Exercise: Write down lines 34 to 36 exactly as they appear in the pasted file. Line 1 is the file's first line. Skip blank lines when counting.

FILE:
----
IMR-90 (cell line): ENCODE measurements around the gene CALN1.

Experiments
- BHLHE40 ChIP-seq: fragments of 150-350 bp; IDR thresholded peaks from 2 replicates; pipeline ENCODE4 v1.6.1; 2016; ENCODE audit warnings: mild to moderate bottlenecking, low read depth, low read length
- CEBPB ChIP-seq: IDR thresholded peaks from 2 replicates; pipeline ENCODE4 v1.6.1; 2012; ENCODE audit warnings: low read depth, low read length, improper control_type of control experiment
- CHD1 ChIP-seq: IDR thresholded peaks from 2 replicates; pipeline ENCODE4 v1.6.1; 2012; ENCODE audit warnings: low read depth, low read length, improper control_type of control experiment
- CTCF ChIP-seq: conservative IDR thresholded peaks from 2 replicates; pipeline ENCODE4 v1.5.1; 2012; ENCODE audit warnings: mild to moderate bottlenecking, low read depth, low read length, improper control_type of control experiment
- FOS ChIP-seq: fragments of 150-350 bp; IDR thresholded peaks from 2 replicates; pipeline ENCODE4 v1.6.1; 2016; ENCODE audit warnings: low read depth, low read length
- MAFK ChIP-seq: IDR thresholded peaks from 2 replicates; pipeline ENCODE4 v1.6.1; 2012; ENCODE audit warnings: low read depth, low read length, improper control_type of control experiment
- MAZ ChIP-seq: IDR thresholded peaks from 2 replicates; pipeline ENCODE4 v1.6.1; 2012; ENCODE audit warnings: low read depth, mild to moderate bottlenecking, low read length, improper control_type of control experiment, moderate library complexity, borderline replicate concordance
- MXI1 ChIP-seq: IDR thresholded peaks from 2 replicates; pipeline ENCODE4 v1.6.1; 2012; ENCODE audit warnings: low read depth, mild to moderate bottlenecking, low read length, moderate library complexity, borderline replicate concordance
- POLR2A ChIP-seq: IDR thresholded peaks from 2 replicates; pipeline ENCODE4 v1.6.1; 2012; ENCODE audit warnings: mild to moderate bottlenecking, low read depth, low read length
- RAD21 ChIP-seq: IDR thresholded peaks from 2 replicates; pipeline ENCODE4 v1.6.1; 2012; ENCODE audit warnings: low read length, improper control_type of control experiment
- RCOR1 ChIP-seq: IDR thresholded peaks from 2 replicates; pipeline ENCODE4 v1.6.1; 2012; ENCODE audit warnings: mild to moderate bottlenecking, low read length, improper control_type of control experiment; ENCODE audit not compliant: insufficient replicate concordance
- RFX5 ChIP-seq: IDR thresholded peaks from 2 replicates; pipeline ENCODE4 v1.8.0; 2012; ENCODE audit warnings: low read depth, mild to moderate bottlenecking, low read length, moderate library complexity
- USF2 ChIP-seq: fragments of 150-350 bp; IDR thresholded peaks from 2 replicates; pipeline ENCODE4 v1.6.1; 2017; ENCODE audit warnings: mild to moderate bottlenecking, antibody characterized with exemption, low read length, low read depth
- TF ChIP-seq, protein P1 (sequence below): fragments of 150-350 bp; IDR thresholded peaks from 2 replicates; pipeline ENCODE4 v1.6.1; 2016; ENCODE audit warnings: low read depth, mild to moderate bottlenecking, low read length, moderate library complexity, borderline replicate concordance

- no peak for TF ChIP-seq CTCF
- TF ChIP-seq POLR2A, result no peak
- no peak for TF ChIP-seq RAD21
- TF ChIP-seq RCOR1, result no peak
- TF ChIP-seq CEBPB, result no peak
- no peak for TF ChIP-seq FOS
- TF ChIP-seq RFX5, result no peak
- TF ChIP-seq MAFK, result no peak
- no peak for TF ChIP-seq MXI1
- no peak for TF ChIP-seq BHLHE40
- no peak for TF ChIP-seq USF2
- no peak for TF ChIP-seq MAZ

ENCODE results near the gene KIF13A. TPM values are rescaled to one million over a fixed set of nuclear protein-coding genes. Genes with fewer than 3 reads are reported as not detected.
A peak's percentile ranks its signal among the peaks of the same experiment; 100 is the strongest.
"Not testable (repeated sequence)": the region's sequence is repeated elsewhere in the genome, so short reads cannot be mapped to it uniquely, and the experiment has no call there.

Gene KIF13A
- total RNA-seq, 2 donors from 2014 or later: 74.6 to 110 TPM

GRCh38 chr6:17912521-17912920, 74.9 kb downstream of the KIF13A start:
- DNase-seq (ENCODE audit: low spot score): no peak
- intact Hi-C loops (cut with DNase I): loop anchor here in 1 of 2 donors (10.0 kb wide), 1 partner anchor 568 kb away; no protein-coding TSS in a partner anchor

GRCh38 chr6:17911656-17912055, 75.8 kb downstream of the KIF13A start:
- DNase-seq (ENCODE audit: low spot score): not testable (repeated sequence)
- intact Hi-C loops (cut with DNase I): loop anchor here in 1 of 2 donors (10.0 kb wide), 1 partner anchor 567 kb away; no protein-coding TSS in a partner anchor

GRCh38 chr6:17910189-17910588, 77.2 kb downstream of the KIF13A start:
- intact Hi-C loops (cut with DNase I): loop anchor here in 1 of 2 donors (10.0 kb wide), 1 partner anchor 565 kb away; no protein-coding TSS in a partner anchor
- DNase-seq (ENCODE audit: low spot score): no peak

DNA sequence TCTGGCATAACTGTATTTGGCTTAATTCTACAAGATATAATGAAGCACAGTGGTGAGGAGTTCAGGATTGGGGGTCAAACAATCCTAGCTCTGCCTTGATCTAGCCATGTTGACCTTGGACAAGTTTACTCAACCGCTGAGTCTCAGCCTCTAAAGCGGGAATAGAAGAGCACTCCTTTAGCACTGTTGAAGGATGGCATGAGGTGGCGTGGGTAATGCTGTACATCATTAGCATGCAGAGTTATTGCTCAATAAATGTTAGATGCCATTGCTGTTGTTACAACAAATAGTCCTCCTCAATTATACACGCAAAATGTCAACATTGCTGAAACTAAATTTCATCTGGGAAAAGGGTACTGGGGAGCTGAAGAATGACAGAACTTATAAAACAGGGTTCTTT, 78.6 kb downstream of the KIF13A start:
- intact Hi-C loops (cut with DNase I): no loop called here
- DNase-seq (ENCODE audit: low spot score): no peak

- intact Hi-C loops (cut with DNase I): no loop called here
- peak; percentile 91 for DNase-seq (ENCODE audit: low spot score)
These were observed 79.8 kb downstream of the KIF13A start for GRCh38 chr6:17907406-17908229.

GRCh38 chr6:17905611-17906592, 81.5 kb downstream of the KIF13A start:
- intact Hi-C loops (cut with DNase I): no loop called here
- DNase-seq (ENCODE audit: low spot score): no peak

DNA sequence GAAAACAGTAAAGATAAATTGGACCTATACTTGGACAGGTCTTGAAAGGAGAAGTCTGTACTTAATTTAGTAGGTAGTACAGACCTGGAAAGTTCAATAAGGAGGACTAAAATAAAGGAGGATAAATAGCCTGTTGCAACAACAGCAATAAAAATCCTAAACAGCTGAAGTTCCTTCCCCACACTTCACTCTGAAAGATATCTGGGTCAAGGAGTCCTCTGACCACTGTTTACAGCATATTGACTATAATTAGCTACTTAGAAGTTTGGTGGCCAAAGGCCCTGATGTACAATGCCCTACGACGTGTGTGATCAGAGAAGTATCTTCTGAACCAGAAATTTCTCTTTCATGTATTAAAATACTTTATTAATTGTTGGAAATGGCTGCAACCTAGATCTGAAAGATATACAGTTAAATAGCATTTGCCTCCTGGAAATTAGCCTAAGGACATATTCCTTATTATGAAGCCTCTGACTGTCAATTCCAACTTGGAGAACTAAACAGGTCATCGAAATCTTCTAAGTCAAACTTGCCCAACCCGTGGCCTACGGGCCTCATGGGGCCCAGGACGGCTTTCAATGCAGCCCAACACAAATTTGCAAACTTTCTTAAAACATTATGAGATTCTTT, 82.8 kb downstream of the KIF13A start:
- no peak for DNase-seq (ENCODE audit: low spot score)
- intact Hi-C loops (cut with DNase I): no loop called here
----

GRCh38 chr6:17912521-17912920, 74.9 kb downstream of the KIF13A start:
- DNase-seq (ENCODE audit: low spot score): no peak
- intact Hi-C loops (cut with DNase I): loop anchor here in 1 of 2 donors (10.0 kb wide), 1 partner anchor 568 kb away; no protein-coding TSS in a partner anchor